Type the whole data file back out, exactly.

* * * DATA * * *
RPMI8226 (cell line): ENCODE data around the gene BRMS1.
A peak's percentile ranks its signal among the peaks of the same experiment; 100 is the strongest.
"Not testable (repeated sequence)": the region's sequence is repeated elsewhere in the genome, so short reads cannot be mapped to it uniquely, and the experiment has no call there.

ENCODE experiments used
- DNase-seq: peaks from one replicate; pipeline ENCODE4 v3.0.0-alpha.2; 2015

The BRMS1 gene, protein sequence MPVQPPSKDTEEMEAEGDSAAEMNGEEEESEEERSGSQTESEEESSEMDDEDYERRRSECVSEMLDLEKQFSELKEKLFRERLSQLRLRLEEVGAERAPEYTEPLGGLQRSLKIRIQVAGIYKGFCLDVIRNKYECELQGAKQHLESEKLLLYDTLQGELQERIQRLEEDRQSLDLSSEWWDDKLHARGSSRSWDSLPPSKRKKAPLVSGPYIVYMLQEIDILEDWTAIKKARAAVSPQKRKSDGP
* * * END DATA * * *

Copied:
RPMI8226 (cell line): ENCODE data around the gene BRMS1.
A peak's percentile ranks its signal among the peaks of the same experiment; 100 is the strongest.
"Not testable (repeated sequence)": the region's sequence is repeated elsewhere in the genome, so short reads cannot be mapped to it uniquely, and the experiment has no call there.

ENCODE experiments used
- DNase-seq: peaks from one replicate; pipeline ENCODE4 v3.0.0-alpha.2; 2015

The BRMS1 gene, protein sequence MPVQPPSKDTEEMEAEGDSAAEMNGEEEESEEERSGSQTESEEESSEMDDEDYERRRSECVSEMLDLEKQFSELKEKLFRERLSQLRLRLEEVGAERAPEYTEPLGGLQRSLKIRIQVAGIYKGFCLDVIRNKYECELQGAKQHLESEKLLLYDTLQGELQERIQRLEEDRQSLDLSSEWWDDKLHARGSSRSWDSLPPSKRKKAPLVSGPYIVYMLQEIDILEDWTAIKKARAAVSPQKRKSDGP